Fort Davis National Historic Site was in the area, and we spent a few hours on a self-guided tour of the site. Fort Davis was an Indian Wars' frontier military outpost from 1854-1891. Fort Davis is unique among frontier forts in that it became the Regimental Headquarters for all four Buffalo Soldier regiments that served during the last decades of the 19th century. Buffalo Soldiers were commissioned by Congress 1866 and were composed of six post-Civil War regiments of black enlisted men. This act marked the first inclusion of black men in the regular army. It was very interesting and informative as we toured the reconstructed buildings. It is a work in progress, with many other buildings awaiting work. 

While in Alpine, we also attended a "star party" at the McDonald Observatory. Located on the top of Mount Locke, it's a prime viewing area for the cosmos due to the lack of lighting in the area and the clear air. This means that it is quite a ride through uninhabited land! There are two events, the Twilight Program and the Star Party. I wasn't able to get tickets to the Twilight Program, but we went early and put our names on a waiting list, and we were fortunate enough to get the last two seats :-). The Twilight Program was an hour and a half long, and that night's subject was the moon. The lecture speaker was very interesting, and we were glad to be able to attend. After that, we bundled up -- it happened to be a record cold night, of course -- and headed outside to the amphitheater for the Star Party. The first hour consisted of a discussion about the constellations, with the speaker using a laser pointer to pick out the different stars. We even saw two satellites cruising across the sky. After that, there were about a dozen telescopes set up around the area, pointing at different star groupings, galaxies, and planets. It was amazing, and we highly recommend doing this if you are in the area.

We did have a slight glitch in Alpine. Upon returning to the rig after touring Fort Davis, we found that our converter had died. What we initially noticed was that everything electrical was pretty much off, and by tracing back different scenarios, Al determined the converter was not working. It must have been down for a while because our batteries were extremely low as well. Of course, we are nowhere near any RV supply place, but we did find one over in the town of Marathon. Being Sunday, of course, there was no one there, so Al got up the next morning early and headed over there to be there at open. We were supposed to be leaving for Terlingua, but I was hesitant about going even further away from civilization without replacing it. In the meantime, we had looked on Amazon, and they did have what we needed. That was a fortunate thing because the shop in Marathon did not have the right size for our rig. So I ordered the converter from Amazon Prime and had it sent to general delivery to the post office in Terlingua. The battery charger had charged up the batteries sufficiently, so as long as we were careful with our usage, we would be fine until it arrived and Al could replace it. And we were! It's a good thing to have a handy person around :-).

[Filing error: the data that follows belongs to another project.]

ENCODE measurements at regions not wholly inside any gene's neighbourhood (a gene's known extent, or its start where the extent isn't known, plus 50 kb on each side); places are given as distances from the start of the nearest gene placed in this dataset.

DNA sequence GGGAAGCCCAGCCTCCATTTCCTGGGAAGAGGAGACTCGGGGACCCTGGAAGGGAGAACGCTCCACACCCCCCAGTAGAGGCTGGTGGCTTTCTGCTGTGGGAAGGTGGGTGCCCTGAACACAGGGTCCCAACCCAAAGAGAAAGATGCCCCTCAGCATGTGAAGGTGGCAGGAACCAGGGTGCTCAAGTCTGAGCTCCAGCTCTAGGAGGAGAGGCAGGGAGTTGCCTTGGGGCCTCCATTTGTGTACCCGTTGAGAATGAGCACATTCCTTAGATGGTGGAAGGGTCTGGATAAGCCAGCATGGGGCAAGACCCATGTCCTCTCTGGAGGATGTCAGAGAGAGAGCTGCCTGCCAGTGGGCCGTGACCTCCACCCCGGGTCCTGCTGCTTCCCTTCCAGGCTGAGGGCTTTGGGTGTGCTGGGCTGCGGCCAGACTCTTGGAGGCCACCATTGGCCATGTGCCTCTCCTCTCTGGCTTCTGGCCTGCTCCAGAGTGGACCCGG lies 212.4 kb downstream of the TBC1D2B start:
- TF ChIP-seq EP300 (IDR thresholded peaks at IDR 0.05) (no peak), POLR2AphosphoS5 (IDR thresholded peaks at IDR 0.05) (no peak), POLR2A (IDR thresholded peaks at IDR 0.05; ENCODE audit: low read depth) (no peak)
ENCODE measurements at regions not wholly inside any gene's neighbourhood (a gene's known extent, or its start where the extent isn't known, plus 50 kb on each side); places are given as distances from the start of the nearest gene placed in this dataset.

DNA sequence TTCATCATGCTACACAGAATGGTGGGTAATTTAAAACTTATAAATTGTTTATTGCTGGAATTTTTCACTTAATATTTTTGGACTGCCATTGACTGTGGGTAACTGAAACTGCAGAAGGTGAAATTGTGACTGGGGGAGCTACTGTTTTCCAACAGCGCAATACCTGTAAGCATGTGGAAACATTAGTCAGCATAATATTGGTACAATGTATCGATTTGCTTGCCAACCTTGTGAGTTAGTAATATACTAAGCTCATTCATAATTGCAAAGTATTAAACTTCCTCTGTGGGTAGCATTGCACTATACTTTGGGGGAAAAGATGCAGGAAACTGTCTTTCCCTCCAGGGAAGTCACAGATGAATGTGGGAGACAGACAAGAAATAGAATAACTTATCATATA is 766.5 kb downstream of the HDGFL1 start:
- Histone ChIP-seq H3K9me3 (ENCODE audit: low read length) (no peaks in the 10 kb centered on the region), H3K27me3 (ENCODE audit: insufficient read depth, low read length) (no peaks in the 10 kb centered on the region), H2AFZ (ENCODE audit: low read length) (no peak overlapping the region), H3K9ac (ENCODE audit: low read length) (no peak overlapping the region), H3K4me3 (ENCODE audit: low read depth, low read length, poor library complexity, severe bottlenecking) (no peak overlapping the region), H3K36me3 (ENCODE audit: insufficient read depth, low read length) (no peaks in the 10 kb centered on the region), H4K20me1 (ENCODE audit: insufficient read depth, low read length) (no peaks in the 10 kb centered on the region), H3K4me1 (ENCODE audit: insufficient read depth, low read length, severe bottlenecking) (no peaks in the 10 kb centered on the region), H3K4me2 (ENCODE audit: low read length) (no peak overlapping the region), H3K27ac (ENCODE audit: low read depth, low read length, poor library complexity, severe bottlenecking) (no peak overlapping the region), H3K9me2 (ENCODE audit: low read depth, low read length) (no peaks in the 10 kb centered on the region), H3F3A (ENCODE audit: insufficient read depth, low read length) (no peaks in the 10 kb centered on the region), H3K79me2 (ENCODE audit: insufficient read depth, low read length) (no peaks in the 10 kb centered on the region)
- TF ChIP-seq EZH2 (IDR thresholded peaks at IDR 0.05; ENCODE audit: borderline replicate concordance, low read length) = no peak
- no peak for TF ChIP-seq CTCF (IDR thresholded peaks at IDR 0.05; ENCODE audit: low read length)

So this is getting pretty long. I will stop at this point and resume with our adventures in Big Bend National Park and Carlsbad Caverns National Park in the next installment. In the meantime, we are doing fine here on the ranch. I'm just very busy with working here on the ranch and doing my proofreading as well as enjoying my time here in the Tetons! My friend Jonell has been doing much better at keeping her blog updated, and we have spent several days off together, so if you want to see what we've been doing, hop on over to Liv2RV and check out her last few blogs! We have a great crew working this year, which is a good thing as we are very busy. We also have the great solar eclipse to look forward to next month. Oh, boy!


  1. Nice update! Looking forward to part 2! I will need to add a Javelina to the animal bucket list.

  2. Understand about keeping up the blog;-)) Just glad to hear the two of you are doing well. Have a great summer!!!

  3. This looks like the perfect trip for me just to copy. You are going to all the places we hope - some day - to be able to see. Probably not in as quick a time frame as you guys. Wow did you do a lot in 26 days. I assume you did quick stops those first 5 days and I'd love to know where you stopped and when you would have left if you could have gone earlier. I'm still really dreaming of the west. Thanks for this post. Looking forward to Part 2!

  4. Great pictures! We are in Rawlins, WY heading slowly east and south.

  5. Thanks for the history lesson, very interesting as usual. The more history I read about and the history shows I watch, I realize they didn't teach us crap about history in school. Can't wait for part 2.